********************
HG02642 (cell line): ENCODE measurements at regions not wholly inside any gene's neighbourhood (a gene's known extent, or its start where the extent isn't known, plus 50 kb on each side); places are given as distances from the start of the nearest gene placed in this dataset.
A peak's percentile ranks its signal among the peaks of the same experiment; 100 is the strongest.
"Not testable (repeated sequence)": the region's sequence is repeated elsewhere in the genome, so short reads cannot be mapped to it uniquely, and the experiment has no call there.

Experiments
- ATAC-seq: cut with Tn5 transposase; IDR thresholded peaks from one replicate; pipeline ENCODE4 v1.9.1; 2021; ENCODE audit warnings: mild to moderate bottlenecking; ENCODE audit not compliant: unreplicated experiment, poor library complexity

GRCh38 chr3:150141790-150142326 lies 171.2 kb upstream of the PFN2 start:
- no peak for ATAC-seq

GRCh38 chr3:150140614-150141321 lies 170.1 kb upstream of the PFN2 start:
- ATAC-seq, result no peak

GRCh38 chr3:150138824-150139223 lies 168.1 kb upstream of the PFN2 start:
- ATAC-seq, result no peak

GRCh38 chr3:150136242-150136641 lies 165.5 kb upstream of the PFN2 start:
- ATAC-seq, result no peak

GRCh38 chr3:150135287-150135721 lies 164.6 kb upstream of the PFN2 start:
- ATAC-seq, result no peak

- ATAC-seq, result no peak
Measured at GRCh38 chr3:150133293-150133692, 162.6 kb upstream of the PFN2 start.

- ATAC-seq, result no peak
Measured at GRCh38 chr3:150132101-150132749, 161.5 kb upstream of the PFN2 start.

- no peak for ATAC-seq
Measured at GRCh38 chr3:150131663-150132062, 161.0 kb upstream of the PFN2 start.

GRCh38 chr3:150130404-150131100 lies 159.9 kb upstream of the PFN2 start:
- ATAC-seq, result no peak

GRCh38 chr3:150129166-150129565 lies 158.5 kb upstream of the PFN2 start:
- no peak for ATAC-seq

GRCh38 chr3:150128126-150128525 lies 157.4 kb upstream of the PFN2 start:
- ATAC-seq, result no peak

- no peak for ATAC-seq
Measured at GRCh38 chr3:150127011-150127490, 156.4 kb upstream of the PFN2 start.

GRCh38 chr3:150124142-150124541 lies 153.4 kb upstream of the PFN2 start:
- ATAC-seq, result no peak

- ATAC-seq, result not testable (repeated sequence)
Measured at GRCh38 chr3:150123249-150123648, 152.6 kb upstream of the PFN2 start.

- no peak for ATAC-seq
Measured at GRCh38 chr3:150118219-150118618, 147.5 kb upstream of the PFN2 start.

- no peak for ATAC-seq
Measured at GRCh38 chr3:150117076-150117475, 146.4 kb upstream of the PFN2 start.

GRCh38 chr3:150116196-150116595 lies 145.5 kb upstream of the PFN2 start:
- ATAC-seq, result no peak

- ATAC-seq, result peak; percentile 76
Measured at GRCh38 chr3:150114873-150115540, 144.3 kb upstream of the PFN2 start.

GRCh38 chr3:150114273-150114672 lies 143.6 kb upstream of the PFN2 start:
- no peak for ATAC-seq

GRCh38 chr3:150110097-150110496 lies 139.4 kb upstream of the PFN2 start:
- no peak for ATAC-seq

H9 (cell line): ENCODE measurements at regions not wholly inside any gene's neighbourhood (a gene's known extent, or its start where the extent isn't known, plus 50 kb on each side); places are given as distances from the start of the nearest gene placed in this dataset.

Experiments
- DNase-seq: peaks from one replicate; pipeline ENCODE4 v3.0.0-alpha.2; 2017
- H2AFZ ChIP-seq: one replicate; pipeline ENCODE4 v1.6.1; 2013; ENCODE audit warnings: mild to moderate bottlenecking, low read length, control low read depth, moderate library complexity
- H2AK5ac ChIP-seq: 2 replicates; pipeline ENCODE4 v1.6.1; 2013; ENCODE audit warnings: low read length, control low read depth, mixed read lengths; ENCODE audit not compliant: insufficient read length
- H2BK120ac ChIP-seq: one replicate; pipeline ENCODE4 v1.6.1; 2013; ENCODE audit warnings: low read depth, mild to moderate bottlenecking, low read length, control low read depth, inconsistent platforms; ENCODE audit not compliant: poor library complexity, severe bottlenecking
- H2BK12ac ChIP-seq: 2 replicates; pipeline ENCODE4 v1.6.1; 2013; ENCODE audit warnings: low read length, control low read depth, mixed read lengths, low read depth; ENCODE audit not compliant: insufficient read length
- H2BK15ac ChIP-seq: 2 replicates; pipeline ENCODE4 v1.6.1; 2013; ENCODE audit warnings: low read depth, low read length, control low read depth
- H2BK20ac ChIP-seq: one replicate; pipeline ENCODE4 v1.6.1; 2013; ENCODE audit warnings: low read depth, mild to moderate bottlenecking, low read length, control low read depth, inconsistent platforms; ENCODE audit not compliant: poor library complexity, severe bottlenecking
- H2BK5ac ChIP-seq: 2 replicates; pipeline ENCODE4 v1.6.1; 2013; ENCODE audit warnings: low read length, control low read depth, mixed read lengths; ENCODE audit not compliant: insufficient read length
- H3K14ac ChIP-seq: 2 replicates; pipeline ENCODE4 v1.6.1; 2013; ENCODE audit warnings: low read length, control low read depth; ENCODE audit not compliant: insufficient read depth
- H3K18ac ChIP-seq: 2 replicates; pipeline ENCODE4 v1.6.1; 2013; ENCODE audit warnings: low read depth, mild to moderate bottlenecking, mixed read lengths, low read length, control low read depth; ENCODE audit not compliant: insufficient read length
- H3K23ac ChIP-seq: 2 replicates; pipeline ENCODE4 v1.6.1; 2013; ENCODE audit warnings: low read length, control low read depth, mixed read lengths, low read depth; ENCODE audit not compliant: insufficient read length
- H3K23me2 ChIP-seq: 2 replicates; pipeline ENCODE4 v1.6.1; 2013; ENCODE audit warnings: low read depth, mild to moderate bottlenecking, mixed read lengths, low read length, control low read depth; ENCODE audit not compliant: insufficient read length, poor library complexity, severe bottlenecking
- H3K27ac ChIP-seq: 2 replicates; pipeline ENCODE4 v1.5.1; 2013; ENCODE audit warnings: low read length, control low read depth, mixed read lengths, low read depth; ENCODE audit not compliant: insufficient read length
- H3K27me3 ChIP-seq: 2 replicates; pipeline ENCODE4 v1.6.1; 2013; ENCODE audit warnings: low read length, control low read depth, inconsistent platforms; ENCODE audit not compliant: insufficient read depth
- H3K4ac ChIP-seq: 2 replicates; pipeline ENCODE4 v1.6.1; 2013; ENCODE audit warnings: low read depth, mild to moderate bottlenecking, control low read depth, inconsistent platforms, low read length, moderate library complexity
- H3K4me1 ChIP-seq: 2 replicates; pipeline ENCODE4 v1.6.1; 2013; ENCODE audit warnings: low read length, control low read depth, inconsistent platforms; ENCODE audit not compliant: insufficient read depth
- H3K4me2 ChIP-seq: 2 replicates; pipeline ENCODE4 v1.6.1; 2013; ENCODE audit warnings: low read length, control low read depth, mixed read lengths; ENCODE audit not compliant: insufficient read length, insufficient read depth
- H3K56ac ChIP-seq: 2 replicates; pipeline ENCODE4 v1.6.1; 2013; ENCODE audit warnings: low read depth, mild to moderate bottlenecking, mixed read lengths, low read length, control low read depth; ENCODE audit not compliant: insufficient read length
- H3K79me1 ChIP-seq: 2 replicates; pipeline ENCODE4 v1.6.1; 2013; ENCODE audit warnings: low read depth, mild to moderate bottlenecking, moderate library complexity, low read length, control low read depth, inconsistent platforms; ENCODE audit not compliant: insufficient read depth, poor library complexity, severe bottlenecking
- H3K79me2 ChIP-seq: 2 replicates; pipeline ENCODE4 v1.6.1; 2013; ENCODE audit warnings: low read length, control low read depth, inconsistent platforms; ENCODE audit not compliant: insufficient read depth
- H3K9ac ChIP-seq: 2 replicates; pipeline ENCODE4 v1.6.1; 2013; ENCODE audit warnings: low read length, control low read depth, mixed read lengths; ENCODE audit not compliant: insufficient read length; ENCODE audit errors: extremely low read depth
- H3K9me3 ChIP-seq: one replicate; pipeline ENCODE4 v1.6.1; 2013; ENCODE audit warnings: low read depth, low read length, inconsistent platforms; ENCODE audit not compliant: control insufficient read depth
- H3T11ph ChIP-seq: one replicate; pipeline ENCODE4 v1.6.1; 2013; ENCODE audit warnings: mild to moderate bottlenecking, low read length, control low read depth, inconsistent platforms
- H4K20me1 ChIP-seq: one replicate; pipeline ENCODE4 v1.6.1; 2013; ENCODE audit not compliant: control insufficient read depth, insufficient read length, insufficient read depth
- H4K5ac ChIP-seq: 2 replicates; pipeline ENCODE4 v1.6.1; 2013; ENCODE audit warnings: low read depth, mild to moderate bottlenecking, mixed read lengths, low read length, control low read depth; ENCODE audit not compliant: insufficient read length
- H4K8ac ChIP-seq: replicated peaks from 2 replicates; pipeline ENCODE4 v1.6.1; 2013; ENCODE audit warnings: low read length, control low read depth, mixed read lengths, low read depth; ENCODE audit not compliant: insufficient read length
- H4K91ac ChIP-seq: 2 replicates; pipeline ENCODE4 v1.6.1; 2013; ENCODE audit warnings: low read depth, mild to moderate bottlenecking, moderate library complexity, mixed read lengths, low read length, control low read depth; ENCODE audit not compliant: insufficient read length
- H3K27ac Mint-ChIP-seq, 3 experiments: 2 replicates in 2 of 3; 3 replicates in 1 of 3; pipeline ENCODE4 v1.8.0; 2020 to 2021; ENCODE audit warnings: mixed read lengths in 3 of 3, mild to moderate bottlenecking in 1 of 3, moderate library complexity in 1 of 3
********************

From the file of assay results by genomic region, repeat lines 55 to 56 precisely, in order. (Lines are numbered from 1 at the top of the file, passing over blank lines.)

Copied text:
- H2BK5ac ChIP-seq: 2 replicates; pipeline ENCODE4 v1.6.1; 2013; ENCODE audit warnings: low read length, control low read depth, mixed read lengths; ENCODE audit not compliant: insufficient read length
- H3K14ac ChIP-seq: 2 replicates; pipeline ENCODE4 v1.6.1; 2013; ENCODE audit warnings: low read length, control low read depth; ENCODE audit not compliant: insufficient read depth